UK breeder of animals for labs to expand
Lush Prize is gravely concerned that plans for the expansion of a facility in the UK for breeding beagles and ferrets to be used in research have been approved, despite repeatedly being refused by the local council. More than 100,000 people had signed petitions to oppose planning permission.
The expansion of the beagle and ferret facility at Grimston, Yorkshire, which will house up to 2,000 beagles at any one time, is planned by owners B&K Universal, a subsidiary of US-based Marshall Bioresource, an international breeder of animals for bioresearch. Marshall also owns the Green Hill facility in Italy which closed earlier this year following the rescue of over 3,000 dogs and the conviction and jailing of research staff, including the Director of B&K, for animal abuse and illegally killing dogs.
Beagles are the ‘dog of choice’ in research because of their docile nature and gentle character. Experiments include being force fed or forced to inhale chemicals in toxicity tests which may last days, months or even longer for drugs, pesticides or household products, or undergoing surgery to deliberately suffer heart attacks in cardiac research.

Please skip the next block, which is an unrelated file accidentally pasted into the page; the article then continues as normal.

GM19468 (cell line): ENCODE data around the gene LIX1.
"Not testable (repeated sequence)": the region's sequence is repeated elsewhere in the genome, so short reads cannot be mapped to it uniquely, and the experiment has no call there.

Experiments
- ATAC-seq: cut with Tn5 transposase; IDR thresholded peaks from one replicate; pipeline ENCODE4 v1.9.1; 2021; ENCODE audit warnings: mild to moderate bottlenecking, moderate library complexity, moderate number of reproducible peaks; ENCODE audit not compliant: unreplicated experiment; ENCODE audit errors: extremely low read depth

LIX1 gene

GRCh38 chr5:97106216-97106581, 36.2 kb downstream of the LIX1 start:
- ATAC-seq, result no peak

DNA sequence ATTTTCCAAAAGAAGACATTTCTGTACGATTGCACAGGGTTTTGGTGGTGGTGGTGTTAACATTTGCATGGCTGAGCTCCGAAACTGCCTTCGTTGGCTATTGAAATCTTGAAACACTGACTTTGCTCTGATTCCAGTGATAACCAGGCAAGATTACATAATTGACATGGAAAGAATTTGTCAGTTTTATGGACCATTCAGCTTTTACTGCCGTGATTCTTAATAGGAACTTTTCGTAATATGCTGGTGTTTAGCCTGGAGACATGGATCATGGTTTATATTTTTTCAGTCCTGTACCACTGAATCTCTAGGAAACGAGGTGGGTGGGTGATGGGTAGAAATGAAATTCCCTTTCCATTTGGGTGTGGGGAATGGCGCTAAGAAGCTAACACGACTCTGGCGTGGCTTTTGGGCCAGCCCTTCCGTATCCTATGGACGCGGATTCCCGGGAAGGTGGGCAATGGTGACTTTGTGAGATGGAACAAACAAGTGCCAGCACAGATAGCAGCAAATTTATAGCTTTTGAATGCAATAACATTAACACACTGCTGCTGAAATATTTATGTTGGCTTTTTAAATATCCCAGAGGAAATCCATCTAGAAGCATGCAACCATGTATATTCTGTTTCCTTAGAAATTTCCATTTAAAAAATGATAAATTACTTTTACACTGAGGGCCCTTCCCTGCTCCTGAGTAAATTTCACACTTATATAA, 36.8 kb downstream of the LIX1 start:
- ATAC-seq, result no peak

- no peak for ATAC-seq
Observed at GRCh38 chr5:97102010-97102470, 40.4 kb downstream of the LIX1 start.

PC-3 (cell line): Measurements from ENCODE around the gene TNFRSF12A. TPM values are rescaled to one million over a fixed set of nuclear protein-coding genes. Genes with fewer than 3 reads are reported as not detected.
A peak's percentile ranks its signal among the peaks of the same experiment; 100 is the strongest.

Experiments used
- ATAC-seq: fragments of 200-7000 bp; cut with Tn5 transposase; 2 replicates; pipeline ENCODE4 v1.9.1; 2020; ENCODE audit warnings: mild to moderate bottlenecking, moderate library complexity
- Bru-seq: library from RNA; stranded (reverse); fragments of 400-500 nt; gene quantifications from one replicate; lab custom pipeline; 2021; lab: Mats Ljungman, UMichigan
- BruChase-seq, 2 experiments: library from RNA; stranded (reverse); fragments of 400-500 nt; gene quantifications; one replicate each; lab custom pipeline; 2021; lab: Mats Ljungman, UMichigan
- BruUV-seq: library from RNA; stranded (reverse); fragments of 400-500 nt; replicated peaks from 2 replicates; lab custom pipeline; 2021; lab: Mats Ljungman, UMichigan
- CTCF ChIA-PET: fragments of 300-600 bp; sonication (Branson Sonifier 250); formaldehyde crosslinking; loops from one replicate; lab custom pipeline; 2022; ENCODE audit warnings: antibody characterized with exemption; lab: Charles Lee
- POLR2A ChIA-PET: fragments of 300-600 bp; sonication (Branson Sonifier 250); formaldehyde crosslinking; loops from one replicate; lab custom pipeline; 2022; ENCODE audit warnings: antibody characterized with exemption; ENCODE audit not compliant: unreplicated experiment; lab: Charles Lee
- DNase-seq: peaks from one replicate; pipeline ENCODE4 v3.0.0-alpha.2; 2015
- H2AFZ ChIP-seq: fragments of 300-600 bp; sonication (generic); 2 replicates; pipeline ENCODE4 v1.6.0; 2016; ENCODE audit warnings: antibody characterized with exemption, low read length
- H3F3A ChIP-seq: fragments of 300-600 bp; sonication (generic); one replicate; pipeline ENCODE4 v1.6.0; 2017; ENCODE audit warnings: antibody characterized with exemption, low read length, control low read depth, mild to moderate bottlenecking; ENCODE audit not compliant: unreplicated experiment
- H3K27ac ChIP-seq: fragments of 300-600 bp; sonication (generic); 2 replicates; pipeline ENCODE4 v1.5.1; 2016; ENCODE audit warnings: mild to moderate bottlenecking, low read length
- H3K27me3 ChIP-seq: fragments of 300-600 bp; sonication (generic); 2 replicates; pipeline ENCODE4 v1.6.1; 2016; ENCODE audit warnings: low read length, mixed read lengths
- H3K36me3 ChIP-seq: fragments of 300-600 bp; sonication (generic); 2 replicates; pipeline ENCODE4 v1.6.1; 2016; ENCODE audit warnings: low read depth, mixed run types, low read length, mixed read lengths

Not only do experiments on dogs (and other animals) cause immense suffering, they relate poorly to disease diagnosis and prediction of safety in humans. Despite claims by the UK Government that alternatives to animal testing are now a scientific imperative and that animals are used ‘only when necessary’, millions continue to suffer in experiments every year across the UK and worldwide. Allowing expansion of facilities ensures profit from animal breeding, supply and use can only increase.
The Lush Prize supports and funds only animal-free research and wants to see an end to the use of dogs and all other animals in cruel and outdated experiments, by replacement with human relevant as well as humane, modern methods. Find out more about the Prize and our award winning scientists, campaigners and educators.
For more information on the beagle facility see the Animal Justice Project website.